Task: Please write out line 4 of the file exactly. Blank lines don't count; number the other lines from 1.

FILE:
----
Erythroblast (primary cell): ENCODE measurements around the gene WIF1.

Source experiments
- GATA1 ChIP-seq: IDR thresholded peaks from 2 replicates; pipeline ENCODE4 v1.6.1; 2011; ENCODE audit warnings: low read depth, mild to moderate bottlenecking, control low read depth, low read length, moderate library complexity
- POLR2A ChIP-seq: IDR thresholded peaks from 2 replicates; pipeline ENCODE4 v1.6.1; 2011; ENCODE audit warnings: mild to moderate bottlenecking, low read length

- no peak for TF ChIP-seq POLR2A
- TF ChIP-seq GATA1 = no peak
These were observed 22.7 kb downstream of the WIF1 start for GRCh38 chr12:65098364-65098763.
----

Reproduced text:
- POLR2A ChIP-seq: IDR thresholded peaks from 2 replicates; pipeline ENCODE4 v1.6.1; 2011; ENCODE audit warnings: mild to moderate bottlenecking, low read length